Neil Licht - HereWeAre
0
0
Want To find-close Business Online without competition Before They Google Search? We solve this problem 1(508)-481-8567
Yourselected team is not focused on getting done what you need done. Don'twaste time with this team. I don't see any real correlation between what you formedup to do and what your team members want to do or will actually take on as a project to do.

Try this solution:

Clearly define what your objectiveis, why, what the end result will look like, the markets, what you will offer that can and will be used, its advantages, how the end user will need to easily use what you design or offer without being technical themselves, precisely what each team "title" must actually and with conviction focus on and do.

Have you done that on paper? If not do it.

Then, when looking for a team, you will know what types of skills are needed and interview for finding not only the skills, but the drive, desire and ability to use them focused on your project.

BTW, you may want to talk with local universities and colleges and the appropriate departmentsto find that teamsince they have many qualifiedstudents and graduates that can fit.
Matthew Owen
1
0
Matthew Owen Entrepreneur
Chief Information Officer, MeetBall
Only be a part of great teams, no matter what the situation and/or idea. Their execution track record trumps almost every other attribute of a team.
Jim Bowes
0
0
Jim Bowes Advisor
Promoting and producing sustainable natural-media techniques
Great team hands down. I started with a great team even though they had little experience. They were driven, motivated and were in it for the right reasons. We started to grow quickly, I panicked brought in a more experienced team. They were in it for all the wrong reasons and drove the business into the ground.
The lesson for me is that you have to surround yourself with the right people that will function as a team and strive to meet a common goal. The CV's, the experience, the network? Means nothing. Same idea, two different teams. Who would have thought the young, idealistic, inexperienced team would be so much better than the experienced suits.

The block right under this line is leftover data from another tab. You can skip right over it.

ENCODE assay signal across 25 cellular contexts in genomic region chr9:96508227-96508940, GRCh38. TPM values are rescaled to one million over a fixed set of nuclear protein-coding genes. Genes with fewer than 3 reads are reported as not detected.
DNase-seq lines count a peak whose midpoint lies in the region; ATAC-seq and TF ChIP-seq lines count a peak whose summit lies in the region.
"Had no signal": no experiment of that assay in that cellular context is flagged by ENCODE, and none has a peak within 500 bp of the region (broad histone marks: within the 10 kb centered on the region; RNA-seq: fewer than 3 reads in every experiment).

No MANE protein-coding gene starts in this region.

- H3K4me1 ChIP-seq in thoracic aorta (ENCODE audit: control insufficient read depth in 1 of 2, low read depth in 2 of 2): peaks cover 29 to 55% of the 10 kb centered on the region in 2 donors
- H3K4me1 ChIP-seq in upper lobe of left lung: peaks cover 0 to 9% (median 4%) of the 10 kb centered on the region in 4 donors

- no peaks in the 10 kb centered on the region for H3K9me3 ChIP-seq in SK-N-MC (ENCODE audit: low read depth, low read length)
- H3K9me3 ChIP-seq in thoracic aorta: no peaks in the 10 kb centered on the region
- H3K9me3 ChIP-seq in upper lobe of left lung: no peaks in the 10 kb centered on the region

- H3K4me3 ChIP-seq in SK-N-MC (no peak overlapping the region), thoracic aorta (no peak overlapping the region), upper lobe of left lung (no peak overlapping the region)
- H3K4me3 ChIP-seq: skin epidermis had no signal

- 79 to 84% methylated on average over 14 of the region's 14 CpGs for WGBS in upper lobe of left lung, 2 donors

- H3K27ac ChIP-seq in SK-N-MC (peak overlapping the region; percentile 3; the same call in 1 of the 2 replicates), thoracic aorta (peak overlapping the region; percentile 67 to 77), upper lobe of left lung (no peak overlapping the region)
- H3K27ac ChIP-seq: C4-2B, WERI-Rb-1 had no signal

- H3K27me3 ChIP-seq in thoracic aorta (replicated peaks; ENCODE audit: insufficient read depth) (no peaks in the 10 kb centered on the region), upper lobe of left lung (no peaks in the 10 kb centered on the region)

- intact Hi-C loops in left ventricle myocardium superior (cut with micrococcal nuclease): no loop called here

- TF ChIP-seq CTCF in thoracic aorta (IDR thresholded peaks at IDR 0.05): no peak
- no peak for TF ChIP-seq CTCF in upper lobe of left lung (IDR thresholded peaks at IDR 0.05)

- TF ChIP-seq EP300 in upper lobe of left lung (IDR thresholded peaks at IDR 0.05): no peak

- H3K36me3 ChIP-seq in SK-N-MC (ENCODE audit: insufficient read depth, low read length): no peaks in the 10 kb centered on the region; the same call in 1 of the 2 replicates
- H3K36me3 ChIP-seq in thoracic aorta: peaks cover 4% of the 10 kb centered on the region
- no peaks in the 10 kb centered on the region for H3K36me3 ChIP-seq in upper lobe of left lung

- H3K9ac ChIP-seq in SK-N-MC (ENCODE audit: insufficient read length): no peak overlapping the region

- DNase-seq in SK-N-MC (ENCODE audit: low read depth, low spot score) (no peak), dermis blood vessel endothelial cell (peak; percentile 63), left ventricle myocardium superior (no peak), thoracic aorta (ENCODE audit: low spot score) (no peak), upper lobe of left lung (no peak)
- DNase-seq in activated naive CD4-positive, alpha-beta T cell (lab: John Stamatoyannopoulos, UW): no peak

Live and learn.
Richard Janezic
0
0
Richard Janezic Advisor
Growth and Digital Strategy, Sales, and Services; Transformations in Tech, Healthcare, Life Sciences
Your title asks a different question than your narrative. I concur with the remarks above, but have 2 quick questions to more clearly understand your observations:

First, what is your definition of great? Committed and passionate help, but a code-and-hope strategy (if I interpret what you said correctly) is expensive.

Technically capable, or business and technically capable? Capable ofproducing great code, or capable of correctly understanding problems that clients have AND are willing to buy, AND THEN producing great code/products that meet or beat alternative client options?

They are similar, but they are not the same.

Might be time to search for either stronger leadership or running shoes.
Shrutin Shetty
0
0
Shrutin Shetty Entrepreneur
Design Strategy Consultant. Helping bold & innovative companies grow faster.
Hi Bernard,

With the limited info to go on, here's my view on this.
Personally, I'd always pick 'great team-average product'; reason being, the great team can fix an average product and perhaps create a dozen more. However, an average team with a great product could just be a stroke of luck, but doesn't promise consistency.

That said, we need to understand what 'great team' means. People that just gel well, or enjoy spending time with each other is not a great team. If that were true, we could've just called on our buddies to run the show whenever we took off. A great team needn't like spending time with each otherinitially.

However, a great team must be one where each member feels as strongly about the objective or purpose of the company/ product as you do, because that is why all of you have come together; to accomplish something.
If that's not working as planned, take them outside of your work environment, and discuss frankly about the objective, the current status, and why things are shaping up as planned? Hope this helps. Good luck!